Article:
I have a MBC study, where a dependent variable has several choice categories plus "None" in it (off-state).
In order to handle "None" response estimation I brought ASC into the analysis. But I am getting ASC values for all response options in Dependent variable, not just for None category in it (which is constrained to Zero due to its off-state coding).
As I understand, these ASC values represent observed but unexplained residue or predisposition to select each of choice options shown.
I am thinking that negative average of these ASCs might be a good proxy to "None" utility.
Share=exp(A+ASC1) / (exp(A+ASC1)+exp(B+ASC2)+exp(C+ASC3)+exp(None+ASC4))
Since ASC4=0 and None has total zero utility, also assuming there is not that much difference between ASC1, ASC2 and ASC3 ~= ASC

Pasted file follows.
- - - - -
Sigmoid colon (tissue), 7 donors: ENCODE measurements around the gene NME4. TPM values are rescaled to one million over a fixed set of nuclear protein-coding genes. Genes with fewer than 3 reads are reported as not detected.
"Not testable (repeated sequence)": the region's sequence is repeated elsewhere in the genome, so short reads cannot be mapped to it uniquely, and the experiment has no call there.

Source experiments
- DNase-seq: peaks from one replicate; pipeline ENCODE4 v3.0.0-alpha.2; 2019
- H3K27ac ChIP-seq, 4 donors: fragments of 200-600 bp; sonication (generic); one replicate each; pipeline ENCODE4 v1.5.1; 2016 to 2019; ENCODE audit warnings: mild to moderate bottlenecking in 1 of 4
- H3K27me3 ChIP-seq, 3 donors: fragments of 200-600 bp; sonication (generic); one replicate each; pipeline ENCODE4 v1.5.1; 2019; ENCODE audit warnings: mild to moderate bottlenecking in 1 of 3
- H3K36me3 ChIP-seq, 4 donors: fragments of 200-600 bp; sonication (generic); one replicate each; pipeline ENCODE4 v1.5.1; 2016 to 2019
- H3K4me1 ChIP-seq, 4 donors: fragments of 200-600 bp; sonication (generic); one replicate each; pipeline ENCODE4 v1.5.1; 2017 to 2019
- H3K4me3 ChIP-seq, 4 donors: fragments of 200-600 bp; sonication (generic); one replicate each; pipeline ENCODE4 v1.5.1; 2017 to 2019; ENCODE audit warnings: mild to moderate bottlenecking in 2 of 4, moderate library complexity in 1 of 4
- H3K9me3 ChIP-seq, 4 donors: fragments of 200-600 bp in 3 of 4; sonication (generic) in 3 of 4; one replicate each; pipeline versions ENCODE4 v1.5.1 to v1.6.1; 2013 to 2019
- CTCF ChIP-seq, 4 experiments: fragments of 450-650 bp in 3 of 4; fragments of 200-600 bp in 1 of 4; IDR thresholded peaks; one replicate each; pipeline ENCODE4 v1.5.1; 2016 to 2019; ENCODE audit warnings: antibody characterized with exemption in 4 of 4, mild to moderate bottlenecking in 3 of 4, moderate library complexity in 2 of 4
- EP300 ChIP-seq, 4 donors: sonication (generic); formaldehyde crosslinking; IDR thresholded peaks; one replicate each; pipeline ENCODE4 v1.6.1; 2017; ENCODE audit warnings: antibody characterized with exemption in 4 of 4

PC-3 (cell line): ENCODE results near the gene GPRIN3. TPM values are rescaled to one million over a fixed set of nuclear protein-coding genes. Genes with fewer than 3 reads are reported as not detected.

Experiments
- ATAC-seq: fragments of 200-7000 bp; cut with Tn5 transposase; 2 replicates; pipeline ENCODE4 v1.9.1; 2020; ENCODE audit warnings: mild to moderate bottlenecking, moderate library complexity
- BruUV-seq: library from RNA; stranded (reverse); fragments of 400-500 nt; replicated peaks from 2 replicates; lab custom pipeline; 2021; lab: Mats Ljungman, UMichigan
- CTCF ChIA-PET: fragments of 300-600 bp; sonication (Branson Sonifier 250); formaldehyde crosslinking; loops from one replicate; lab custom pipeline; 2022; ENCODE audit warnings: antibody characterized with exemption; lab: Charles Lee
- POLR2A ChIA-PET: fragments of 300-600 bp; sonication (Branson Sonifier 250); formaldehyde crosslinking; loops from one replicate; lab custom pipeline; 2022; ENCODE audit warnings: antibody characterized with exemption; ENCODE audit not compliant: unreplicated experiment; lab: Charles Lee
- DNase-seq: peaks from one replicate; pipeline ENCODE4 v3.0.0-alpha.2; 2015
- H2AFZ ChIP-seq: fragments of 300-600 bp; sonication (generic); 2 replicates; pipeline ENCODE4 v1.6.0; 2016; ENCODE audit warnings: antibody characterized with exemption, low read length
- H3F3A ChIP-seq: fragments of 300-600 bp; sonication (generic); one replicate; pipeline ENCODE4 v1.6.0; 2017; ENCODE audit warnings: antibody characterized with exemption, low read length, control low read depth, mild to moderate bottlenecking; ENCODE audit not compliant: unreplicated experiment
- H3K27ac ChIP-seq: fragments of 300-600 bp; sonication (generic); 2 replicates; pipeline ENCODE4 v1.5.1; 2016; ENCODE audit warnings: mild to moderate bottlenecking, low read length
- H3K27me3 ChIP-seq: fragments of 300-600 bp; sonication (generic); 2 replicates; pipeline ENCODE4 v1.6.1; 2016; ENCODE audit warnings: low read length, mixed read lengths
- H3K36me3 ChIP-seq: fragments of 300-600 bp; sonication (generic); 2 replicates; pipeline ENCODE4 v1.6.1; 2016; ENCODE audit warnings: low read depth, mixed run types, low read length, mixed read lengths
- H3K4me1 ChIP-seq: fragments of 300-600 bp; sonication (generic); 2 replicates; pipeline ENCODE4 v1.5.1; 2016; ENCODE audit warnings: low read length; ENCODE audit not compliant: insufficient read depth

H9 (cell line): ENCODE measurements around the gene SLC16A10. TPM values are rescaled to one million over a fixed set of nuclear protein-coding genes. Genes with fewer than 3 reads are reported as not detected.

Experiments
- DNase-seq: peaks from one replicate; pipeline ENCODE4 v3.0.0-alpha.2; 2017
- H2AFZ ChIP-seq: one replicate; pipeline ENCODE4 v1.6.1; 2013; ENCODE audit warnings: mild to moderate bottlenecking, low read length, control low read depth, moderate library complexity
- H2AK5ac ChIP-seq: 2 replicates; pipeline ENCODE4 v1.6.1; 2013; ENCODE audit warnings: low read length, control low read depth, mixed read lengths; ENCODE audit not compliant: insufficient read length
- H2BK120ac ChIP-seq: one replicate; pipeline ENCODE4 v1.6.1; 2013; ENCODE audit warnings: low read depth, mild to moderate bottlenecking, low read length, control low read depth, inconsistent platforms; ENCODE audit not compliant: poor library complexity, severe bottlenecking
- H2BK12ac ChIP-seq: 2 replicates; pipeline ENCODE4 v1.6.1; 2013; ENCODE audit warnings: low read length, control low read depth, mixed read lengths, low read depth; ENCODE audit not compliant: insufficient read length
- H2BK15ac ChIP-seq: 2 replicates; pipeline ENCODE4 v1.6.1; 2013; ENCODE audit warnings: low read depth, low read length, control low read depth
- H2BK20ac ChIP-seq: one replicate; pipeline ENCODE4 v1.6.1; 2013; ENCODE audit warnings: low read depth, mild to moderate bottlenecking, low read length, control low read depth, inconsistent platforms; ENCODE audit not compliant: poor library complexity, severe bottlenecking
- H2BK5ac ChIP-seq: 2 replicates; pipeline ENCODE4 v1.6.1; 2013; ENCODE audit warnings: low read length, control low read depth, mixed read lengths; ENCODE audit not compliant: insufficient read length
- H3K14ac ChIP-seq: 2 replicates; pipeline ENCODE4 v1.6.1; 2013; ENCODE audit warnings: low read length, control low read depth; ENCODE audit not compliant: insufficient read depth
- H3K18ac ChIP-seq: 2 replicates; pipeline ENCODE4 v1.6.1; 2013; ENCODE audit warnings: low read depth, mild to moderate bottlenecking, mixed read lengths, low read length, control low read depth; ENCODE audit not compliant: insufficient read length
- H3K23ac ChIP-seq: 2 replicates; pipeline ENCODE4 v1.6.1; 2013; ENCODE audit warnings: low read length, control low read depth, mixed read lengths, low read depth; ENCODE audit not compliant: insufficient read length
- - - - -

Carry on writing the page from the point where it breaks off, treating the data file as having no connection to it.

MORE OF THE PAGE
Share=exp(A+ASC) / (exp(A+ASC)+exp(B+ASC)+exp(C+ASC)+exp(0+0))
Share=exp(A)*exp(ASC) / (exp(A)*exp(ASC)+exp(B)*exp(ASC)+exp(C)*exp(ASC)+exp(0+0))
dividing both nominator and denominator by exp(ASC) we would get
Share=exp(A) / (exp(A)+exp(B)+exp(C)+exp(0)/exp(ASC))
But exp(0)/exp(ASC) = exp(0-ASC), so
Share=exp(A) / (exp(A)+exp(B)+exp(C)+exp(-ASC))
In order words my reversed sign average ASC took place of "None" response option utility.
Is it conceptually right?
NOTE: I understand I would get exactly the same share without all these tricks if I used straight ASC1, ASC2 and ASC3. But I am trying to model choice tasks with different number of options, not just 3.
So I am not that interested these specific ASC1, ASC2 and ASC3 linked to order of options or whatever unidentified factors or biases as much as I am interested in proper None estimate.
I didn't code and structure data that way that would allow my dependent variable to be 0-1 only. This would have accommodated straightforward "None" estimation for sure. But I felt that merging other predictors in the model the way they were actually shown in choice task would allow better estimate of these merged predictors. This required having data and dependent variable structured the way I have.